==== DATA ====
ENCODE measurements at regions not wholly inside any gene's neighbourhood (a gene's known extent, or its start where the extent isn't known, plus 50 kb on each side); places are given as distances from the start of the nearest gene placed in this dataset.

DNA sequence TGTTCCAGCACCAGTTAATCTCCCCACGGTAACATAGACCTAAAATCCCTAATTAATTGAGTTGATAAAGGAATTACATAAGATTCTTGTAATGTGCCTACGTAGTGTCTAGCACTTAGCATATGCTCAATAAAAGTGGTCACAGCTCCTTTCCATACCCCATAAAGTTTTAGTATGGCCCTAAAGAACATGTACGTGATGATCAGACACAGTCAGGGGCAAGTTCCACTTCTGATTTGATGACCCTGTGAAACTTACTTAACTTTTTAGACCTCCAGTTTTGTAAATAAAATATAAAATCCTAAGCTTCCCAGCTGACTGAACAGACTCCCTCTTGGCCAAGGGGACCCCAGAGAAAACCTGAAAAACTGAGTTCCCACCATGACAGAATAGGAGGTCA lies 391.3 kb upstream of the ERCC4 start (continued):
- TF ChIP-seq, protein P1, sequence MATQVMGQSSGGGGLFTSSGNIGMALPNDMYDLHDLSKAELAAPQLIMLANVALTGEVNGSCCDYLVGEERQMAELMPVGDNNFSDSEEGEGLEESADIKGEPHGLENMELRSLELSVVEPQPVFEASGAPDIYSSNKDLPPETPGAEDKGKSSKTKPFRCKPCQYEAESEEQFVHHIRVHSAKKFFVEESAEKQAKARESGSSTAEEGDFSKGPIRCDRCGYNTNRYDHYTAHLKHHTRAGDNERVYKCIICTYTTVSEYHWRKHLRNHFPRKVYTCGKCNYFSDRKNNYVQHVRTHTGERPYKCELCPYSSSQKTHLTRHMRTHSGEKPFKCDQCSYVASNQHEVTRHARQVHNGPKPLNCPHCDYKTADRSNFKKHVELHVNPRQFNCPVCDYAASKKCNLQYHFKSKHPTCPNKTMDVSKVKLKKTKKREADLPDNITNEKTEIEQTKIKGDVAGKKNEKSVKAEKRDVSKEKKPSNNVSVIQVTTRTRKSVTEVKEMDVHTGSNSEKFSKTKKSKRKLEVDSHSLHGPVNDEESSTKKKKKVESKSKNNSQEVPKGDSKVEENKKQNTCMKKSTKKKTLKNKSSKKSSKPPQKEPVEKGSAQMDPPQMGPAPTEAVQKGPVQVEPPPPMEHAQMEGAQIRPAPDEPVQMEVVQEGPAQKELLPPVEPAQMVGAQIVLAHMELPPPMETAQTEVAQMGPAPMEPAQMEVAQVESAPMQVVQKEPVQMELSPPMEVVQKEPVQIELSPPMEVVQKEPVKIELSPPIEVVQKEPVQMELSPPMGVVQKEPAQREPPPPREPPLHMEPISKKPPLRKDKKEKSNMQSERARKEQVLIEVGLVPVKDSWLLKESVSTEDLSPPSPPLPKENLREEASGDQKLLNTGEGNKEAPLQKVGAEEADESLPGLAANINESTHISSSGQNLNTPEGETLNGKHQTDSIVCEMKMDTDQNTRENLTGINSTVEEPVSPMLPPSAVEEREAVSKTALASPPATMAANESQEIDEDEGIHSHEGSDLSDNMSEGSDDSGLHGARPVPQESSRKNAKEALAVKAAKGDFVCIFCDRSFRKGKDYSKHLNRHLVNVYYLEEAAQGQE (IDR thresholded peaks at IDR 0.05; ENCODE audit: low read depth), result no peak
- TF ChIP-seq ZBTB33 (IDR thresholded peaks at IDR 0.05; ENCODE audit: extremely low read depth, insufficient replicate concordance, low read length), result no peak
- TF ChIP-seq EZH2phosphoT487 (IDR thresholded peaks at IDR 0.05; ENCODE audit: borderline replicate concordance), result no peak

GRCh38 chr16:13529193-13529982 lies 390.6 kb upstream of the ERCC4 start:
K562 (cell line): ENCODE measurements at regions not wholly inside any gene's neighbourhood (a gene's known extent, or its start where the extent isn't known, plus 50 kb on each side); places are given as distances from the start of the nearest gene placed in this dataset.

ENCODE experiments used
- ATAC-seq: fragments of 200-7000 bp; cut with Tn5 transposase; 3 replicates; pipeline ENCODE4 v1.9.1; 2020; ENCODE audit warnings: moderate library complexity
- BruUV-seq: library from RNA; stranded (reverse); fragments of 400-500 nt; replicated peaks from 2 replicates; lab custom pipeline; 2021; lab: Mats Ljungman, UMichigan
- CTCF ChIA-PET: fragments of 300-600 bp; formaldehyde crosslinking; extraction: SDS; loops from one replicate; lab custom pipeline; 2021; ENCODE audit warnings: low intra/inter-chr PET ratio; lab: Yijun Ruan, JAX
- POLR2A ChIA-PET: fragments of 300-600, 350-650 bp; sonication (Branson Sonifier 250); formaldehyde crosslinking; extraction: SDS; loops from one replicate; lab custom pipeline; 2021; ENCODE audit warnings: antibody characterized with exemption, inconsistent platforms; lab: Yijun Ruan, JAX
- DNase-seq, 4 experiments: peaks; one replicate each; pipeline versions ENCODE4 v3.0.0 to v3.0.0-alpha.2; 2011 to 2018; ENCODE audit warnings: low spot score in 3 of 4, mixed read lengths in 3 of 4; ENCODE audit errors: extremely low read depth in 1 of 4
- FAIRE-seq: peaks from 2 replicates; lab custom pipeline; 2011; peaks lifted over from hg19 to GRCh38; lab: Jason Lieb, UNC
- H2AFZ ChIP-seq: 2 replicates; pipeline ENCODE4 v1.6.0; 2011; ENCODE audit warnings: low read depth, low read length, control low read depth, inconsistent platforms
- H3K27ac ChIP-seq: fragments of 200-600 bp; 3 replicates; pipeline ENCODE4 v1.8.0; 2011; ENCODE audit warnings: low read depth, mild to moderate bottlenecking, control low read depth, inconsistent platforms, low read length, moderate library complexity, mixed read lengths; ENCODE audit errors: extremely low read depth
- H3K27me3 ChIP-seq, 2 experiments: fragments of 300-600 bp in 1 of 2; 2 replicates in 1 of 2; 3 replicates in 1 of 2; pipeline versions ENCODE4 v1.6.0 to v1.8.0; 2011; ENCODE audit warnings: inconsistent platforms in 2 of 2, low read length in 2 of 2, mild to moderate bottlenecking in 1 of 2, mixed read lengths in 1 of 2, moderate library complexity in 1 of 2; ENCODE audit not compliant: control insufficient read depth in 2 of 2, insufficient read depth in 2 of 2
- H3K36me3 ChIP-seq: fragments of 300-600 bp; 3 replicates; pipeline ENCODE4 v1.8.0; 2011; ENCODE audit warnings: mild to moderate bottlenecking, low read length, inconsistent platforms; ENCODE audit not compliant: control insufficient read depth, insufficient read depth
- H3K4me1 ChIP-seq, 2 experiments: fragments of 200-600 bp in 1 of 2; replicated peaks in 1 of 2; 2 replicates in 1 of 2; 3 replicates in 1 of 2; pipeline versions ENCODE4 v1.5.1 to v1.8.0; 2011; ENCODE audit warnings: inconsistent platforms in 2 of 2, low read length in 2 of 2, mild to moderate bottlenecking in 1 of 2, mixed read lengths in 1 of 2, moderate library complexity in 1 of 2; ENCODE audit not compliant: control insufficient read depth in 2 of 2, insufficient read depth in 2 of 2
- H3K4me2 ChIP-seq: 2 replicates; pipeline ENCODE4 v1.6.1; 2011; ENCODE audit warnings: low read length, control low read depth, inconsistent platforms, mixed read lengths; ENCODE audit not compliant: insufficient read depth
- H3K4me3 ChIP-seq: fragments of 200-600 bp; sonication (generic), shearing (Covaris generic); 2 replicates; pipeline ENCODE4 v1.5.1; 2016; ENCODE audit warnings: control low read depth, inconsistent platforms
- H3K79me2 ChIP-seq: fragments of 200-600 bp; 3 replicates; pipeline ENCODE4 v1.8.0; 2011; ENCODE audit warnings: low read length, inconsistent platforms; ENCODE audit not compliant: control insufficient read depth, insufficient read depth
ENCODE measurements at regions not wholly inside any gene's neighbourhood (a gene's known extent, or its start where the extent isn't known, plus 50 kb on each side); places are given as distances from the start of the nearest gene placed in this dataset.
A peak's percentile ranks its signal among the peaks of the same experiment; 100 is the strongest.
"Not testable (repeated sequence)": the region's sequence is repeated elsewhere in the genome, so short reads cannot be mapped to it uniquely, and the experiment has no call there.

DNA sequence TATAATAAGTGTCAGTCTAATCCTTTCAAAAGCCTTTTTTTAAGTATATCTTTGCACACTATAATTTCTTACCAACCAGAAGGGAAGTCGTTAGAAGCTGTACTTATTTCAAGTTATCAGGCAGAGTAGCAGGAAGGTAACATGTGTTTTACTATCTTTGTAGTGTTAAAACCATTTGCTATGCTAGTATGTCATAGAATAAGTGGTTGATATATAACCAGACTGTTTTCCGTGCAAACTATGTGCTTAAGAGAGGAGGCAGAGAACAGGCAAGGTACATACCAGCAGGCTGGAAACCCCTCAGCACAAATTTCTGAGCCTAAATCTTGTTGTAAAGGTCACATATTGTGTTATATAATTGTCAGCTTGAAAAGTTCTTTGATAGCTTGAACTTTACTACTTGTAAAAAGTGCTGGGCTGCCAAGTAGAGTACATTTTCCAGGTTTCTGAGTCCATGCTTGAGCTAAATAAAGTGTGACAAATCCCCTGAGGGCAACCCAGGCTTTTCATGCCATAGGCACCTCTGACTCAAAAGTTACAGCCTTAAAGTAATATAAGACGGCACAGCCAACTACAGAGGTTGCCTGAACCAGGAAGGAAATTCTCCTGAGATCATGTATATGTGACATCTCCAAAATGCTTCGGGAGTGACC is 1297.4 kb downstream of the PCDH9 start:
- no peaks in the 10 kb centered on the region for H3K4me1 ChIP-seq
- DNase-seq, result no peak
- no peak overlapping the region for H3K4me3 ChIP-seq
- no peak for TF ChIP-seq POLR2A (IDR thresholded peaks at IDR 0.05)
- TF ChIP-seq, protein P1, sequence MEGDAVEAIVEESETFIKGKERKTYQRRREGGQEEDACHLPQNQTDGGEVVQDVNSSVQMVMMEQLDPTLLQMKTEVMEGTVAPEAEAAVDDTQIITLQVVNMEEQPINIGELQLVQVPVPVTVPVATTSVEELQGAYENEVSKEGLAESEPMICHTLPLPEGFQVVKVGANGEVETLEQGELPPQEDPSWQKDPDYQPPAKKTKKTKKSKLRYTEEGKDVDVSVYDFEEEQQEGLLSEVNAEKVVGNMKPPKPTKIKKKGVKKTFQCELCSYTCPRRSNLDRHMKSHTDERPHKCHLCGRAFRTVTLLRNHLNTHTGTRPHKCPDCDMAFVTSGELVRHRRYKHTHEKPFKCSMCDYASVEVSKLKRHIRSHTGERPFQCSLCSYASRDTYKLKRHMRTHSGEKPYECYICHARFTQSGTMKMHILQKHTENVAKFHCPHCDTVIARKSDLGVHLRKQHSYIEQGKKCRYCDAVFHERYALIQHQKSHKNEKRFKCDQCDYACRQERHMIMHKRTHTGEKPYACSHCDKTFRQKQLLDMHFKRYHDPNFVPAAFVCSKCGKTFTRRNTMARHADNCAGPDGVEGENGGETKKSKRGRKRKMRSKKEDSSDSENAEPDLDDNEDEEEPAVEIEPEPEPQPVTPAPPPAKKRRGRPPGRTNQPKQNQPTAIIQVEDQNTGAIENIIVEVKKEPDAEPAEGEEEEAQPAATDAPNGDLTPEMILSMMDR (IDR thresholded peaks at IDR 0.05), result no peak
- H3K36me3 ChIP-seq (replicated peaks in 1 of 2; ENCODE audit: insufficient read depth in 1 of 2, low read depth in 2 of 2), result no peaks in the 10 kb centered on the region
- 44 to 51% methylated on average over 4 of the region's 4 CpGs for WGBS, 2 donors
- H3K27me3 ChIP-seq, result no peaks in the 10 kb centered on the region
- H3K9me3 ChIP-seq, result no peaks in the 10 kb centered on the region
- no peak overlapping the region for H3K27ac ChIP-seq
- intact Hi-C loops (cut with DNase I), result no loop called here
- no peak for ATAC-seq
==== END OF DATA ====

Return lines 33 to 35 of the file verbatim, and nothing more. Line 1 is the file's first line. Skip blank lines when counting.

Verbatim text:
- 44 to 51% methylated on average over 4 of the region's 4 CpGs for WGBS, 2 donors
- H3K27me3 ChIP-seq, result no peaks in the 10 kb centered on the region
- H3K9me3 ChIP-seq, result no peaks in the 10 kb centered on the region